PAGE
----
The Hussite Wars drastically ruptured the continuity of cultural development in the Czech lands. At a time when Brunelleschi was building the dome of the Florence cathedral, churches in Bohemia were being plundered and artistic activity almost came to a halt. Even long after the Battle of Lipan, which marked the end of the wars, there were hardly any works to be found that were comparable with the previous period. All the more surprising therefore is the painting that continues to grab one’s attention: The Assumption of the Virgin with the Apostles Philip and James in the lower part of the southern wall. It is qualitatively quite unique in the context of the period because it is still inspired by the pre-Hussite tradition of Třeboň Altar, and links it with contemporary trends of West European late Gothic. Judging by the figure of the donor with a coat of arms displaying an arrow whose base is divided and curved, it was commissioned some time in the 1470s by Jaroslav of Dubá, assessor at the chamber court.

 

Gothic painting dominated the interior of the church until the repairs carried out in the 1620s, when they were covered over and replaced by new Renaissance-style decoration. But neither they, nor the subsequent paintings executed during the Baroque period before the convent was closed for good by Joseph II in 1782, came anywhere near the standard of their Gothic predecessors.

 

(Text and photographs by Martin Pavala, of the TRADICE, s.r.o. firm of restorers)

 
 
 

The process of fresco restoration

 

The Assumption of the Virgin

 

Assumpta-1Assumpta-2Assumpta-3Assumpta-4Assumpta-5Assumpta-6Assumpta-7Assumpta-8Assumpta-9Assumpta-10Assumpta-11

 

 

 


St Eustache

Eustach-1Eustach-3Eustach-4Eustach-6Eustach-7Eustach-8Eustach-9Eustach-10Eustach-11Eustach-12Eustach-13Eustach-14Eustach-15

 

 

 


The Adoration of the Magi

Klaneni-1Klaneni-2Klaneni-3Klaneni-4Klaneni-5Klaneni-6Klaneni-7Klaneni-8Klaneni-9Klaneni-10Klaneni-11Klaneni-12


The Lamentation of Christ

Oplakávání-1Oplakávání-2Oplakávání-3Oplakávání-4Oplakávání-5Oplakávání-6Oplakávání-7Oplakávání-8Oplakávání-9Oplakávání-10Oplakávání-12Oplakávání-13Oplakávání-14Oplakávání-15Oplakávání-16Oplakávání-17Oplakávání-18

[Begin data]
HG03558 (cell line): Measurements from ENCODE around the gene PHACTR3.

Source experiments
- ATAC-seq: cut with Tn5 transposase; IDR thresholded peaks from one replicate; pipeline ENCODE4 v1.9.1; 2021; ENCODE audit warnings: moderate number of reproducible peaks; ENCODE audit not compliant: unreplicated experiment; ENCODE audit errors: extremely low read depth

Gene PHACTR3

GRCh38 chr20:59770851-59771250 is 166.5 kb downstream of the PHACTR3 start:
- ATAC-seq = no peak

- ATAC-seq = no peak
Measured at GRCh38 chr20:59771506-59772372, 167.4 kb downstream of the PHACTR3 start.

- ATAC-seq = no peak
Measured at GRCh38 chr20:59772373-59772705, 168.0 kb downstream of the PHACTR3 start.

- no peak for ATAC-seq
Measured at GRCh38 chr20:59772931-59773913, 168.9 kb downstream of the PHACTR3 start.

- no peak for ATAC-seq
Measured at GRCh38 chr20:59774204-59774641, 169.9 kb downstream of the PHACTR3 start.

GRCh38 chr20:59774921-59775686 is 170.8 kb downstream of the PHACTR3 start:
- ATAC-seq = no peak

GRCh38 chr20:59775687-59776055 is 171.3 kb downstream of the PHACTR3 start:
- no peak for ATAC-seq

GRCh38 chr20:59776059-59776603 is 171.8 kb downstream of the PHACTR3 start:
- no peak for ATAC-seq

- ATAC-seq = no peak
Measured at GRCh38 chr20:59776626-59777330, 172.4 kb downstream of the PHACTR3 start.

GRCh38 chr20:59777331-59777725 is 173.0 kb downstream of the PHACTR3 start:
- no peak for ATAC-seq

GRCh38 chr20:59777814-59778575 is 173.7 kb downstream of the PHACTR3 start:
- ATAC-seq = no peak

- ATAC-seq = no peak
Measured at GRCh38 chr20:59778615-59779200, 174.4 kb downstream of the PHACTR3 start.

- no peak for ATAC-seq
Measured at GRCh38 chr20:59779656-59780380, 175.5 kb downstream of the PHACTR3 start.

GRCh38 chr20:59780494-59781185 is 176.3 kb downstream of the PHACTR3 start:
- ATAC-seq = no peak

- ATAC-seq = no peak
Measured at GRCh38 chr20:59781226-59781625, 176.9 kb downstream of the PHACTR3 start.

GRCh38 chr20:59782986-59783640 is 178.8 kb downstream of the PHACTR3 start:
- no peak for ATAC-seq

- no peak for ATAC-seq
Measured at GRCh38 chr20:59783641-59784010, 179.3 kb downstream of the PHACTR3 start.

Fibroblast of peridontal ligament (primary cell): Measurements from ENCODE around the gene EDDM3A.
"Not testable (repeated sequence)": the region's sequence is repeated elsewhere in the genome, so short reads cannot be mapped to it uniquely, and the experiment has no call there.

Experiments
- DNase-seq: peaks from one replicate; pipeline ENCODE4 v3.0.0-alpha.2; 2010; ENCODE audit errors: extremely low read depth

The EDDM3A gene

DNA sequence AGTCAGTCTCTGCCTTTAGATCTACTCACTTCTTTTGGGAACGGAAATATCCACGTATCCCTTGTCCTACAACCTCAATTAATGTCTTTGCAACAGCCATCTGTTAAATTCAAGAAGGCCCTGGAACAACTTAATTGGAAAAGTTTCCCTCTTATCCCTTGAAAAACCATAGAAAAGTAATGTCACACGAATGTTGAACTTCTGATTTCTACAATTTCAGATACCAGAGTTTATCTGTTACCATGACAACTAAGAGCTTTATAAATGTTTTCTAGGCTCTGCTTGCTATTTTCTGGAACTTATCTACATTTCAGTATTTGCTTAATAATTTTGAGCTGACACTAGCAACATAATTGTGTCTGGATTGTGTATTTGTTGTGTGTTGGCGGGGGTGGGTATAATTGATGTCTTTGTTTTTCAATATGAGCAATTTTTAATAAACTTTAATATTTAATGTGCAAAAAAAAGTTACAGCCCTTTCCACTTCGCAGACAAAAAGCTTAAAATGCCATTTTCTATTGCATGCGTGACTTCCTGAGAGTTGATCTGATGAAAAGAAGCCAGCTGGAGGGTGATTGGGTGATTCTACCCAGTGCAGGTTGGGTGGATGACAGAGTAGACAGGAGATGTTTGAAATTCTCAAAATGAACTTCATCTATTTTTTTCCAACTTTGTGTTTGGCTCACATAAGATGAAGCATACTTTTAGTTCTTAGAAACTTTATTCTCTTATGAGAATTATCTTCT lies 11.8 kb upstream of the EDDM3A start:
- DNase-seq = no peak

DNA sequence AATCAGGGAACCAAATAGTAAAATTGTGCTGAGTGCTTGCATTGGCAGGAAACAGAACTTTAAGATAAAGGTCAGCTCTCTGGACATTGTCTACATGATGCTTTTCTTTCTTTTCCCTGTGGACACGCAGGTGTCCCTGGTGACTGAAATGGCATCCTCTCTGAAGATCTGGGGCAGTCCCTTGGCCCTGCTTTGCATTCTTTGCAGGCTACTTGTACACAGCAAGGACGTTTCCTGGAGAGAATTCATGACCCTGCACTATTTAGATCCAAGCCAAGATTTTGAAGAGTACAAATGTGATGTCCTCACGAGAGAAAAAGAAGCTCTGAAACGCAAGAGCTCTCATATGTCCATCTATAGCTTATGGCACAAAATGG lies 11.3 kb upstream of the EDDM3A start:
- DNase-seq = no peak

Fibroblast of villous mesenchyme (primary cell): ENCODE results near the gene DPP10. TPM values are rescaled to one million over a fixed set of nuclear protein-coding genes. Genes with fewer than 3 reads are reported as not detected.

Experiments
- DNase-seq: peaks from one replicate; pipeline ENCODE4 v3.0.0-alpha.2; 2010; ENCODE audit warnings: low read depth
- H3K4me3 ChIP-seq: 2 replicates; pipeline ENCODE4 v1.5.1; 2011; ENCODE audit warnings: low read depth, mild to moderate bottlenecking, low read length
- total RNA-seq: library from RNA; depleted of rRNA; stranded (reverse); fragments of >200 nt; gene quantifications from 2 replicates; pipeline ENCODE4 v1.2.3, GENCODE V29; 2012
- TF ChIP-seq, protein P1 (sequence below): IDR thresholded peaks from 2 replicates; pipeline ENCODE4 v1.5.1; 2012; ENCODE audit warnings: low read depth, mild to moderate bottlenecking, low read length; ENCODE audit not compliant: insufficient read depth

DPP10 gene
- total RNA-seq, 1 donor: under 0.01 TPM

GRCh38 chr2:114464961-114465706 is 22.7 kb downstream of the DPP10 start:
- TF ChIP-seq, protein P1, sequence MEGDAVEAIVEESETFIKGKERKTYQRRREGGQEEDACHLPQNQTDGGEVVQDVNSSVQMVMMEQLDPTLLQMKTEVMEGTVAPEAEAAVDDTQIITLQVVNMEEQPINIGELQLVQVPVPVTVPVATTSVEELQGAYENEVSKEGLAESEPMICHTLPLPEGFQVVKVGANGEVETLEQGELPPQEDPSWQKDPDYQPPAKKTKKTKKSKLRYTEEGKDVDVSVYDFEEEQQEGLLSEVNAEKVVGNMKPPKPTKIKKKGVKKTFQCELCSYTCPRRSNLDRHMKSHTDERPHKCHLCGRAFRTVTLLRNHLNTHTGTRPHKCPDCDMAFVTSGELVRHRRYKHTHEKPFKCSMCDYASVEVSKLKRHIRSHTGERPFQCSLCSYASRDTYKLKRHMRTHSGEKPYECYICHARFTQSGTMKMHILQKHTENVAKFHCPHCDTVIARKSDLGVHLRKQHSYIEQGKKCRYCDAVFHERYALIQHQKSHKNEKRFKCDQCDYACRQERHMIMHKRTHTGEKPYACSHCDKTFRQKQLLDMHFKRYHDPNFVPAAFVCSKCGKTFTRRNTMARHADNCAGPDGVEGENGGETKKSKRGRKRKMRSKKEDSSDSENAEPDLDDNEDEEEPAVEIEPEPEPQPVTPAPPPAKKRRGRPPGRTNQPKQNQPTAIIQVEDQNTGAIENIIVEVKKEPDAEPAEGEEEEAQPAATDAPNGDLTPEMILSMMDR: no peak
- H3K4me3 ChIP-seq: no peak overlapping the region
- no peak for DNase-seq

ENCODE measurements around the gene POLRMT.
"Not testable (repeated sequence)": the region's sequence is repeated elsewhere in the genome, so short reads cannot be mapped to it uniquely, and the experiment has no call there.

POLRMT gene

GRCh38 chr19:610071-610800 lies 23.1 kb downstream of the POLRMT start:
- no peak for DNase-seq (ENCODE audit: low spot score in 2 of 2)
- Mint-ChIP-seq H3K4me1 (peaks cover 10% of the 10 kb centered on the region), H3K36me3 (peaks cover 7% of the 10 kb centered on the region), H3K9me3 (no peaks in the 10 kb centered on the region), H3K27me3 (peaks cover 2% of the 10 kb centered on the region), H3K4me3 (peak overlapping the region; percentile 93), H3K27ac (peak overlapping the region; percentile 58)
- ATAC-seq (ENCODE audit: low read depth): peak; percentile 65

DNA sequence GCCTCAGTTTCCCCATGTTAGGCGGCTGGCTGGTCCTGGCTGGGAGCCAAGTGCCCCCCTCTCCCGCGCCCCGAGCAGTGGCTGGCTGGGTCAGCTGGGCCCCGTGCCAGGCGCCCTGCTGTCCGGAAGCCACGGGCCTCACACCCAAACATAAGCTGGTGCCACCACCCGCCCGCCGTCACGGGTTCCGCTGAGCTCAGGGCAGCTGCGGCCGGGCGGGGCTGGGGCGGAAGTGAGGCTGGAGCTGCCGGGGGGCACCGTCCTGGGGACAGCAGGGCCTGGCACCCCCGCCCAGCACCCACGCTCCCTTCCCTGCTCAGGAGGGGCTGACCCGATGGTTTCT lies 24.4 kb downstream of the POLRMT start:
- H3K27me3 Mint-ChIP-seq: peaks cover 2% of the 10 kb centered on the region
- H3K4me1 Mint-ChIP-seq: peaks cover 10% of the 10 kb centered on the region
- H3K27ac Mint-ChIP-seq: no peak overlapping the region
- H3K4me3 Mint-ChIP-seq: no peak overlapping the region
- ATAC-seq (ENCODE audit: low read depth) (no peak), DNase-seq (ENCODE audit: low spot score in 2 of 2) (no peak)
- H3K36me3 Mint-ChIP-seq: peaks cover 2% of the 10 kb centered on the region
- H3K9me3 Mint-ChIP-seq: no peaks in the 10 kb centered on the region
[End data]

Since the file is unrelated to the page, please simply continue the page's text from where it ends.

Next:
Fragments of Gothick and Renaissances paitings of the north wall

Madona-1Madona-2Madona-3Madona-4Madona-5Madona-6Madona-7Madona-8Madona-9Madona-10Madona-11Madona-12Madona-13Madona-14Madona-15Madona-16Madona-17Madona-18Madona-19Madona-20Madona-21Madona-22

 

 

 


The Seven Sacraments

Sedmo svátostí-1Sedmo svátostí-2Sedmo svátostí-3Sedmo svátostí-4Sedmo svátostí-5Sedmo svátostí-6Sedmo svátostí-7Sedmo svátostí-8Sedmo svátostí-9Sedmo svátostí-10Sedmo svátostí-11Sedmo svátostí-12Sedmo svátostí-13Sedmo svátostí-14Sedmo svátostí-15Sedmo svátostí-16Sedmo svátostí-17Sedmo svátostí-18Sedmo svátostí-19

 

Extensive fragments of outstanding wall paintings have been preserved in the chancel of the former church of St Lawrence of St Anne’s convent. The most important of them were created some time around 1375, towards the end of the reign of the Emperor Charles IV, at a time when the lands of the Bohemian Crown were at a high point of their cultural history. At that time the walls of the recently reconstructed chancel were covered by three monumental scenes in the style of Master Theodoricus, or a group of painters working under his leadership during the previous decades on the decoration of the Chapel of the Holy Rood at Karlštejn, immediately preceding the work of another outstanding figure in the world history of art, the anonymous master, known after his best-known surviving creation the Master of the Třeboň Altar. It is highly probable that that painter, who employed the technique of chiaroscuro a hundred years earlier than Leonardo da Vinci, worked with Theodoricus’ workshop at Karlštejn, and a number of analogies suggest he was also one of the painters of the St Anne’s church frescoes.